Text and Data Mining valid from 2019-07-27
First Online: 27 July 2019
Compliance with Ethical Standards
: No sources of funding were received for the preparation of this article.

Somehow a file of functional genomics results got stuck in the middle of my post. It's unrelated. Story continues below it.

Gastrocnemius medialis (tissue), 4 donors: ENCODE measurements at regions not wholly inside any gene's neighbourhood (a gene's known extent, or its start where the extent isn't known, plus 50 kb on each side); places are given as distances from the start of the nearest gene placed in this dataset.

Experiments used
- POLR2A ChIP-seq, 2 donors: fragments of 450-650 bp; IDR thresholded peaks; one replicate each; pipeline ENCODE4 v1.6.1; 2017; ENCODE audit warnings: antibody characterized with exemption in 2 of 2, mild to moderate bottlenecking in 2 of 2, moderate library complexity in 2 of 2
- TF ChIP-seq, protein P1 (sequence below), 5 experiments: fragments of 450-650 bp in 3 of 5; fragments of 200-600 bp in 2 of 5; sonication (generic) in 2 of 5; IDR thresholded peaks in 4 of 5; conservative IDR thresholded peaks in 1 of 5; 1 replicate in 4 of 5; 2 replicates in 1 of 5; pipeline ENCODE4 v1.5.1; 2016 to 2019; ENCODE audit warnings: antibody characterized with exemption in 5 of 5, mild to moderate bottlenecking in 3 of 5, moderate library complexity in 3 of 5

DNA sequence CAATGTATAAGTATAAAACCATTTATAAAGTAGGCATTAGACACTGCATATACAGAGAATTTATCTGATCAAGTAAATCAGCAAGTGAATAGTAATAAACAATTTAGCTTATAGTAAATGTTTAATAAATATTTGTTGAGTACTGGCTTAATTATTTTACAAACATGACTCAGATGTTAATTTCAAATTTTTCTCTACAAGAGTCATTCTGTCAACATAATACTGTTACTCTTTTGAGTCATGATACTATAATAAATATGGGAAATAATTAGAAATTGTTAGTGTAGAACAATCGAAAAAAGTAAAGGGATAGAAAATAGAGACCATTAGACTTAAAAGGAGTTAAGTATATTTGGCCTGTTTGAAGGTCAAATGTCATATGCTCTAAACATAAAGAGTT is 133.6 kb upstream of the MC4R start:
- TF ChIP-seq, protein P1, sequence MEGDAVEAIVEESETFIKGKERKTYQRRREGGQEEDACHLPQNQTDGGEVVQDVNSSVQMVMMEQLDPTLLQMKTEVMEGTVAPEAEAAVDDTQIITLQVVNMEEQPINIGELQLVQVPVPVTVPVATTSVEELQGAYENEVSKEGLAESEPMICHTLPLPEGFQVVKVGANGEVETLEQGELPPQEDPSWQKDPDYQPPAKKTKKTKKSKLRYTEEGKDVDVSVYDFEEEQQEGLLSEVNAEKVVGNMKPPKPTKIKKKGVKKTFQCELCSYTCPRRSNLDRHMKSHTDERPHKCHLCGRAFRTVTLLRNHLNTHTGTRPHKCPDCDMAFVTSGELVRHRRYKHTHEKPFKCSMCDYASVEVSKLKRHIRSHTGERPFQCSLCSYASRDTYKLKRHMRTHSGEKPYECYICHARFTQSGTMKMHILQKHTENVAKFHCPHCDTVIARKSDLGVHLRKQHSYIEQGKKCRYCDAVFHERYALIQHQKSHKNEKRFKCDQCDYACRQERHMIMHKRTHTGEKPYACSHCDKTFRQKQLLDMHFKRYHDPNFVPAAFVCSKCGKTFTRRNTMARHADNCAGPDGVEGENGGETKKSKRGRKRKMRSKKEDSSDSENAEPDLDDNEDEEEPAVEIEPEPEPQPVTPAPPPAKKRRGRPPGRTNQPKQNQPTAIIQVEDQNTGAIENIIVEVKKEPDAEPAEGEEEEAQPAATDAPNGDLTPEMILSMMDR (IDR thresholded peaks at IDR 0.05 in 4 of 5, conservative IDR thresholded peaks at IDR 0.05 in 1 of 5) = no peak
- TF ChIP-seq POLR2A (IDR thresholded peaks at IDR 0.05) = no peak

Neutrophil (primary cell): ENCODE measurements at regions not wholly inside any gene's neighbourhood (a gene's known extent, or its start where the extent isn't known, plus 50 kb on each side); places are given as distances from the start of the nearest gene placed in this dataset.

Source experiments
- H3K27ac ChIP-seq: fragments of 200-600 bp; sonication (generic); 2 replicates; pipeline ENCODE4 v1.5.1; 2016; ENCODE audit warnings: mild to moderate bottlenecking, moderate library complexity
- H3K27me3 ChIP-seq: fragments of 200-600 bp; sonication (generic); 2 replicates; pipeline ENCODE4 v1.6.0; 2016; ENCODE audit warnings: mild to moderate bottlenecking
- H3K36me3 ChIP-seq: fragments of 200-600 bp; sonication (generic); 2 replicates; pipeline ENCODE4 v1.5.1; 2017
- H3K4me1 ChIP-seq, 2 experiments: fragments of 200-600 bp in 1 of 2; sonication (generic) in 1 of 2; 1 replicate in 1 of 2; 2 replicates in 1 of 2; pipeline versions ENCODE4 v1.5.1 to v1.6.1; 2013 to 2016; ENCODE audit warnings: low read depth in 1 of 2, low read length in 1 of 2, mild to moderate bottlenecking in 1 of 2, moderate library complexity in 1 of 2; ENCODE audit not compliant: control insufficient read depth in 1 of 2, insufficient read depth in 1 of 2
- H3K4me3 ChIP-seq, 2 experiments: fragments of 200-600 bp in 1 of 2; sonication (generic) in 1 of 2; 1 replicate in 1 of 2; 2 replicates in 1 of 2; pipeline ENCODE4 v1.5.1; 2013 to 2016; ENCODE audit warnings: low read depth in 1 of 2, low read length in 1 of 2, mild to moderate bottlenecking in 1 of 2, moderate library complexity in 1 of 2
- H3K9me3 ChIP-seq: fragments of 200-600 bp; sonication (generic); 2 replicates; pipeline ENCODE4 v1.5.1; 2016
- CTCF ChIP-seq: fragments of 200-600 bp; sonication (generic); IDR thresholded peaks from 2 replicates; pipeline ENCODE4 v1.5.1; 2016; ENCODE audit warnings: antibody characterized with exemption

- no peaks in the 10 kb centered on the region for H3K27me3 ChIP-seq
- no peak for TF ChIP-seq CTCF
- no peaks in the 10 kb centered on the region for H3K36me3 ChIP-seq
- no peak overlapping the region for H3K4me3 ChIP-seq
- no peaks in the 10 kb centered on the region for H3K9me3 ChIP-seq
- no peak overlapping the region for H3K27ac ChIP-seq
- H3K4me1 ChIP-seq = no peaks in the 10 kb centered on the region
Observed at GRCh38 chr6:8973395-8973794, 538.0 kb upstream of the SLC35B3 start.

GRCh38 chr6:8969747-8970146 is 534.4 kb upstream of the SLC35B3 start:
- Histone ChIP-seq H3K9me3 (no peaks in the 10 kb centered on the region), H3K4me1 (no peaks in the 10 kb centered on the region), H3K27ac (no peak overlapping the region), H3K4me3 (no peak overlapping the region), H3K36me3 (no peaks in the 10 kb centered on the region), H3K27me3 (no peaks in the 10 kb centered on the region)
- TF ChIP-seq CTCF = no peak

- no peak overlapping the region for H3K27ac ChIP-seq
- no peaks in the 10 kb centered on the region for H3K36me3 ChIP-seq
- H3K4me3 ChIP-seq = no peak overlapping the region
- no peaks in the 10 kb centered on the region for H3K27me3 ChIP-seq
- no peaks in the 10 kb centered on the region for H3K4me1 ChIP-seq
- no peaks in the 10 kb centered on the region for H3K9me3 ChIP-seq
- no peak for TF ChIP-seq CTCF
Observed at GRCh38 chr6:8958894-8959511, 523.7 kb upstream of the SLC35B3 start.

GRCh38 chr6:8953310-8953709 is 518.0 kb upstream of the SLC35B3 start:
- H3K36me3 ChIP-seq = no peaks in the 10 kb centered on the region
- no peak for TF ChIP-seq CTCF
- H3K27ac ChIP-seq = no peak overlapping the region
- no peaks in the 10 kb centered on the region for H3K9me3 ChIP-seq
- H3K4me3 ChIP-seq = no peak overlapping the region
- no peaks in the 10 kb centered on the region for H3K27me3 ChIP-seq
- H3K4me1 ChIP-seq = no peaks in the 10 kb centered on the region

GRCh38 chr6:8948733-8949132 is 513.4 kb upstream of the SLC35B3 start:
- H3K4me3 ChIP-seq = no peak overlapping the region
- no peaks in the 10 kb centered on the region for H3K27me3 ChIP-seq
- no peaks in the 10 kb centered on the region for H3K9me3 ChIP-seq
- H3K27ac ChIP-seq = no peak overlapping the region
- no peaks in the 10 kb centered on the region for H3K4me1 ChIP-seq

: John Strang, through his university, is working with the pharmaceutical industry to identify new or improved treatments and his employer (King’s College London) has received grants, travel costs and/or consultancy payments; this includes investigation of new naloxone formulations and has included work with in the past 3 years, Martindale, Indivior and Mundipharma (all of whom have naloxone products). His employer (King’s College London) has also registered intellectual property on a novel buccal naloxone formulation, naming John Strang et al., and he was earlier named in a patent registration by a pharmaceutical company regarding a concentrated nasal naloxone spray. John Strang et al. have worked as consultants for the United Nations Office on Drugs and Crime, supporting them with a project introducing take-home naloxone to four central and western Asian countries as well as contributing to local take-home naloxone schemes. For a fuller account, see John Strang’s web-page at ExternalRef removed. Rebecca McDonald has undertaken an unpaid student industry placement with Mundipharma Research Ltd. and has received conference-related travel funding and an honorarium from IOTOD (Improving Opioid Outcomes in the Treatment of Opioid Dependence). Rebecca McDonald has been involved in the development of a tablet formulation on which the university (King’s College London) has registered intellectual property. Rebecca McDonald has worked as a consultant for the United Nations Office on Drugs and Crime. Gabrielle Campbell is supported by a National Health and Medical Research Council fellowship (No. 1119992). The National Drug and Alcohol Research Centre at the University of New South Wales is supported by funding from the Australian Government under the Substance Misuse Prevention and Service Improvements Grant Fund. Gabrielle Campbell has received investigator‐initiated untied educational grants from Reckitt Benckiser/Indivior for a study of opioid substitution therapy uptake among patients with chronic non-cancer pain. None of these are directly relevant to the current article. Louisa Degenhardt is supported by National Drug and Alcohol Research Centre research fellowships (No. 1109366 and No. 1041472/No. 1 135 991) and by the National Institutes of Health grant NIDA R01DA1104470. The National Drug and Alcohol Research Centre at the University of New South Wales is supported by funding from the Australian Government under the Drug and Alcohol Program. Louisa Degenhardt has received investigator-initiated untied educational grants from Reckitt Benckiser/Indivior for studies of buprenorphine‐naloxone, buprenorphine depot, naloxone, the development of an opioid‐related behaviour scale and a study of opioid substitution therapy uptake among patients with chronic non‐cancer pain. Louisa Degenhardt has received an untied educational grant from Seqirus for a post‐marketing study of tapentadol and an untied educational grant from Mundipharma for a post‐marketing study of oxycodone. These bodies had no involvement in or knowledge of the current article. Suzanne Nielsen has been a named investigator on untied educational grants from Indivior and Seqirus and has delivered training on opioid dependence for Indivior for which honoraria were paid to her institution. Suzanne Nielsen has participated in an advisory board meeting by Mundipharma relating to naloxone for which she declined a sitting fee. Suzanne Nielsen is a current recipient of a National Health and Medical Research Council Research Fellowship (No. 1163961). Alison Ritter is funded through a National Health and Medical Research Council Research Fellowship (GNT1136944). She has received no funding or untied educational grants from any pharmaceutical company in the last 15 years. This article covers (among others) a naloxone formulation that has been approved by 12 European countries from 16 June, 2018 under the name of Ventizolve<sup>®</sup> (Respinal<sup>®</sup> in Sweden), produced by Sanivo Pharma AS. The sponsor of this trial was AS Den Norske Eterfabrikk. Ola Dale was engaged by AS Den Norske Eterfabrikk as the principal investigator in this study, for which Ola Dale receives no personal honorarium. Ola Dale’s employer, the Norwegian University of Science and Technology and its subsidiary Technical Transfer Office have signed cooperation and licensing contracts with DNE PHARMA to seek commercialisation of this nasal naloxone formulation. This regulates potential royalties for Ola Dale through the Norwegian University of Science and Technology. DNE Pharma AS has compensated Ola Dale for business travel from Trondheim to Oslo.